1.1.2 Microvesicles (MVs)

They were described for the first time by Chargaff and West in 1946 (Chargaff E, 1946). Twenty years later, Wolf P. isolated a fraction composed by lipid-rich particles obtained by ultracentrifugation from plasma and called them “platelet dust” (Wolf P., 1967).

MVs have a size between 100-1000 nm (Théry C O. M., 2009) overlapping that of bacteria, but there is no consensus on the lower cut-off (Yuana Y, 2011). They are surrounded by phospholipid bilayer and are shed directly from budding of plasma membrane (György B S. T., 2011). They are released during cell stress conditions (van der Pol E B. A., 2012) after activation of cell surface receptors or during apoptosis following

intracellular Ca2+ increase (Baroni M, 2007), (Kahner BN, 2008). These

vesicles are involved in procoagulant function (Leroyer AS, 2008), in the pathogenesis of rheumatoid arthritis (Boilard E, 2010), tumour proinvasive activity (Giusti I, 2008), neoplastic transformation (Antonyak MA, 2011), foetus-mother communication (Pap E, 2008). They are generally characterized by phosphatidylserine but some observations suggest the existence of MVs that are negative for this marker (Connor DE, 2010). They are isolated using centrifugation-based protocols (Yuana Y, 2011) using a centrifugation force of 10,000-20,000 g (Théry C O. M., 2009) or capture-based assays (Sellam J, 2009) followed by flow cytometry (György B M. K., 2011).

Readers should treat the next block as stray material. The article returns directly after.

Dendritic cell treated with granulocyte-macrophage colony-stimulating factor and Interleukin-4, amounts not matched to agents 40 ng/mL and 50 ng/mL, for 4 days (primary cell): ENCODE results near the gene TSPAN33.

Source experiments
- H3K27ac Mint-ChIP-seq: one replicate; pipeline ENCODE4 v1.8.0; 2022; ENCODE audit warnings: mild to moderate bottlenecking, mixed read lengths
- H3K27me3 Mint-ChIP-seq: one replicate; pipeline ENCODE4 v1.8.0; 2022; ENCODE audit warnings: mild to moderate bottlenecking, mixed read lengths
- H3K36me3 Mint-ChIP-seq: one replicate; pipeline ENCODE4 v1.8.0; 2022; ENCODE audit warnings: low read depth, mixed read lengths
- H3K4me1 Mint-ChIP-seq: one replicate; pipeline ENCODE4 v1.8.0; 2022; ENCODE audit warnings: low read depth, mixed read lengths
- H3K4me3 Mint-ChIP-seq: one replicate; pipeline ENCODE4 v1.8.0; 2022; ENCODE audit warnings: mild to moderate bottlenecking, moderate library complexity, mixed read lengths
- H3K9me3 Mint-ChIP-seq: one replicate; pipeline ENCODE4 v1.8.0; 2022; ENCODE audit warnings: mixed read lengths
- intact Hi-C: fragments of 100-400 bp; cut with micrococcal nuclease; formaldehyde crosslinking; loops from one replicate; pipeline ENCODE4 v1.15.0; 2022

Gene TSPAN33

Few proteins seem to be ubiquitously expressed; an example is β1 integrin (Dolo V, 1998). MV composition depends on cell of origin. MVs from tumours express metalloproteinases and other proteolytic enzyme (Gutwein P, 2003), (Gasser O, 2003), whereas MVs from platelets express integrins, glycoproteins GPIb, GPIIb-IIIa and P selectin (Del Conde I, 2005), (Cocucci E, 2009). MVs are able to interact with cells that they recognize specifically and transfer receptors, ligands, mRNAs and miRNAs contributing to epigenetic ad proteomic properties of target cells (Fig.3) (Hunter MP, 2008), (György B M. K., 2011).



Fig. 3: MV-mediated intercellular communication. Components of donor cells are

incorporated into MVs that contain proteins, RNAs and DNA. MVs can be taken up by recipient cells through endocytosis and release their contents after fusing with the endosomal membrane or the plasma membrane. Modified from van der Vos KE et al, 2011.

It has been demonstrated that they induce change in the maturation and differentiation of target cells. For example, MVs from neutrophils can impair the maturation of dendritic cells (Eken C, 2008).

They have been through studied in coagulation. Upon exposure to collagen, platelets release MVs coated with tissue factor which binds with its surface ligand (for example P-selectin1) on macrophages (Polgar J, 2005), neutrophils (Pluskota E, 2008) and other platelets.

An increased amount of MVs has been observed in plasma from patients with anti-phospholipid syndrome (Asherson’s syndrome) (Ardoin SP, 2007) as well as in inflammatory conditions (Distler JH, 2005).

They have roles in tumours progression and contribute to angiogenic effect through horizontal transfer of mRNAs and miRNAs (Skog J, 2008).


Because of these properties EVs are considered as potentially innovative targets for therapy.

1.1.3 Exosomes (EXOs)